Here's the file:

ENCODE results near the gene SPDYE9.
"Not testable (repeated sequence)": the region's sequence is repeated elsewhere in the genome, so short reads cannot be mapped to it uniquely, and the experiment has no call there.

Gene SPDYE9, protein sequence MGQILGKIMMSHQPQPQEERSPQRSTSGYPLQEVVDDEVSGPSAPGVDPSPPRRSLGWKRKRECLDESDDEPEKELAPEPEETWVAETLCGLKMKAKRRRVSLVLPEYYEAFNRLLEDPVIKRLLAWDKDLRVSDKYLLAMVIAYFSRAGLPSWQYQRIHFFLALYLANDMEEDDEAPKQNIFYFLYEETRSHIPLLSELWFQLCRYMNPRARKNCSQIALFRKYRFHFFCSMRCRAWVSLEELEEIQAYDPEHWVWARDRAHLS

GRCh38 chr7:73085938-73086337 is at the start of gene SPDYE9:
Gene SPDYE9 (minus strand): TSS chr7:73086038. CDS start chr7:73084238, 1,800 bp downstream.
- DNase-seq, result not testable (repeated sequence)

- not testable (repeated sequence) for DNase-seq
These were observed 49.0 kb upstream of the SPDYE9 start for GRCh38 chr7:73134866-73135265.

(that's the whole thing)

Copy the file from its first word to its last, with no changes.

ENCODE results near the gene SPDYE9.
"Not testable (repeated sequence)": the region's sequence is repeated elsewhere in the genome, so short reads cannot be mapped to it uniquely, and the experiment has no call there.

Gene SPDYE9, protein sequence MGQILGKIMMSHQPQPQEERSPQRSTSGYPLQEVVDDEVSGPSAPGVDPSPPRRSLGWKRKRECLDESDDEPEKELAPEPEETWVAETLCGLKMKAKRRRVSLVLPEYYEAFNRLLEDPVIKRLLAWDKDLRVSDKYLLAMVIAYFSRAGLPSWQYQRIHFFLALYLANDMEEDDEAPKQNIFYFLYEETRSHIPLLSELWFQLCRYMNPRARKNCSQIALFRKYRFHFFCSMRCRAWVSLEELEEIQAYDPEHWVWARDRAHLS

GRCh38 chr7:73085938-73086337 is at the start of gene SPDYE9:
Gene SPDYE9 (minus strand): TSS chr7:73086038. CDS start chr7:73084238, 1,800 bp downstream.
- DNase-seq, result not testable (repeated sequence)

- not testable (repeated sequence) for DNase-seq
These were observed 49.0 kb upstream of the SPDYE9 start for GRCh38 chr7:73134866-73135265.